Identification of titanium dioxide nanoparticles in food products: Induce intracellular oxidative stress mediated by TNF and CYP1A genes in human lung fibroblast cells

مقال فى مجلة
Alshatwi, Vaiyapuri Subbarayan Periasamy, Jegan Athinarayanan, Ahmed M. Al-Hadi, Fahad Al Juhaimi, Mohamed H. Mahmoud, Ali A . 2015
نوع عمل المنشور
Environmental Toxicology and Pharmacology
رقم الانشاء
رقم المجلد
ملخص المنشورات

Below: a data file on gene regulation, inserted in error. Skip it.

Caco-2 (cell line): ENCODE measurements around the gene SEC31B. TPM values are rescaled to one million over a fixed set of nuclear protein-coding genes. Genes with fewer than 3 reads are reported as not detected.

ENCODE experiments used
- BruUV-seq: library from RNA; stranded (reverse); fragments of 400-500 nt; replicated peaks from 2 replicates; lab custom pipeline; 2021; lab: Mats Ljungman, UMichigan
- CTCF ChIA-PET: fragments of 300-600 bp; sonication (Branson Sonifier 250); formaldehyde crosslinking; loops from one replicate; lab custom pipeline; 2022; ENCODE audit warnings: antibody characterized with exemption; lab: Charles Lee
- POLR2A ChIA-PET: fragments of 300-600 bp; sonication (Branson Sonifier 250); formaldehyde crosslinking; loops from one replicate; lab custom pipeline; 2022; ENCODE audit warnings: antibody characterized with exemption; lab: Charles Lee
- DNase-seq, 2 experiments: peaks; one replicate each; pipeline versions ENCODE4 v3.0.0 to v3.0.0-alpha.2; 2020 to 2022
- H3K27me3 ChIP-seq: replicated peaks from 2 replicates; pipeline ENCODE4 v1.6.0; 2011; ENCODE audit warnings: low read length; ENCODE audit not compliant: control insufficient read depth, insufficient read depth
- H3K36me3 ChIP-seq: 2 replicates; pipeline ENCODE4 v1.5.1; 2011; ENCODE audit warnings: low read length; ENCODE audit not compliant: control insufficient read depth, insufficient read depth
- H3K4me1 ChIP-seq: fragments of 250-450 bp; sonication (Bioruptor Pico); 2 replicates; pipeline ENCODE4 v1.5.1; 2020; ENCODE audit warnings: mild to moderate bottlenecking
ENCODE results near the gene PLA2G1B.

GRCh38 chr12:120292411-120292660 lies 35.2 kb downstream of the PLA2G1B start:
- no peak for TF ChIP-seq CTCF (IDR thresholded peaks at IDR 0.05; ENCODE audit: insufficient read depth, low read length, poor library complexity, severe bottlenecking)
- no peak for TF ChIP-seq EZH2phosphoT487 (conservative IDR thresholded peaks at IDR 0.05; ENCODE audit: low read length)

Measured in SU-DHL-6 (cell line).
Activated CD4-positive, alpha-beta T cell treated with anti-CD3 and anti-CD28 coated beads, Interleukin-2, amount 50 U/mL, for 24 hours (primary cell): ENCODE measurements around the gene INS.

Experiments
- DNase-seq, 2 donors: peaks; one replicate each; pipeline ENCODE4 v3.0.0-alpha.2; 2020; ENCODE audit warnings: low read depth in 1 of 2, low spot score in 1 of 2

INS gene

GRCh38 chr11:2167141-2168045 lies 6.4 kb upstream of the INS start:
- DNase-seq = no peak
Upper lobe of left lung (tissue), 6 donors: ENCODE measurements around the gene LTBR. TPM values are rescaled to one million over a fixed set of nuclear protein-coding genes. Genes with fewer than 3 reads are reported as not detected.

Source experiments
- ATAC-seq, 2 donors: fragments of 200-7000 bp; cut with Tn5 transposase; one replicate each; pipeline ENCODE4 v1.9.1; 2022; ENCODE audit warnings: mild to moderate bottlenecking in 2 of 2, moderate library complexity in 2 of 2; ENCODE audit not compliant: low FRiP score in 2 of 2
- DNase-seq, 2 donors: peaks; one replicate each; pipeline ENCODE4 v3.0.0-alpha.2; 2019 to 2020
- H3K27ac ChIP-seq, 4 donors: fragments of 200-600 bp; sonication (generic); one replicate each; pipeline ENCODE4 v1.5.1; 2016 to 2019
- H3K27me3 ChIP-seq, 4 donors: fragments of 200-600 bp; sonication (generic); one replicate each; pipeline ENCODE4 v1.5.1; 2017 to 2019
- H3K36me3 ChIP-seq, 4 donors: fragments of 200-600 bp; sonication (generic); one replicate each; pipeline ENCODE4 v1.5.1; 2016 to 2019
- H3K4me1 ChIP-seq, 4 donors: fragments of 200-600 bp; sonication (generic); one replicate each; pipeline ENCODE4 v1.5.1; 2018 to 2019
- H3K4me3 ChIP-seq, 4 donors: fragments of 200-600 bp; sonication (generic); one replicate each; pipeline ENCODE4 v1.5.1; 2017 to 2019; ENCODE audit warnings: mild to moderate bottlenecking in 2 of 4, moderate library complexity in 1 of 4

Food grade TiO2 (E171) is a synthetic additive, and widely used as a coloring agent in many foods, pharmaceutical and personal care products. A few reports have highlighted that insoluble particulates (less than 200 nm) of food grade TiO2 are found in many foods and confectionary products. However, information regarding the physico-chemical properties (i.e., size and shape)-based food grade TiO2nanotoxicity related human health issues are limited. The main goal of this study is to examine the presence of nano-sized particulates and its structural characteristics of food grade- TiO2 materials and to assess the acute cellular uptake and metabolic stress induced by these particulates in human lung fibroblast (WI-38) cells. The results of transmission electron microscopy, energy dispersive X-ray spectroscopy, and X-ray diffraction studies indicated that about food grade TiO2 sample contains spherical shaped particulate forms in the nano-scale range, <100 nm. The intracellular oxidative stress in human lung fibroblast cells (WI-38) was assessed through studies investigating the cellular uptake of the particles, changes in nuclear and cytoplasmic morphology, intracellular ROS, mitochondrial trans-membrane potential, the cell cycle and the expression of genes linked to metabolic stress markers. Altogether our data clearly indicate that primary metabolic stress indicators such as changes in the intracellular ROS, the dose-dependent loss of the mitochondrial membrane potential, alterations in cell cycle progression (G2/M > S > G0/G1) and changes in the TNF and CYP1A gene expression pattern are linked to cellular stress. Thus, food grade TiO2 as nano-scaled contaminants could not only be potential human health risk factors, suggesting that safety considerations with special respect to a few crucial factors such as size, and shape should be considered and regulated by food regulators.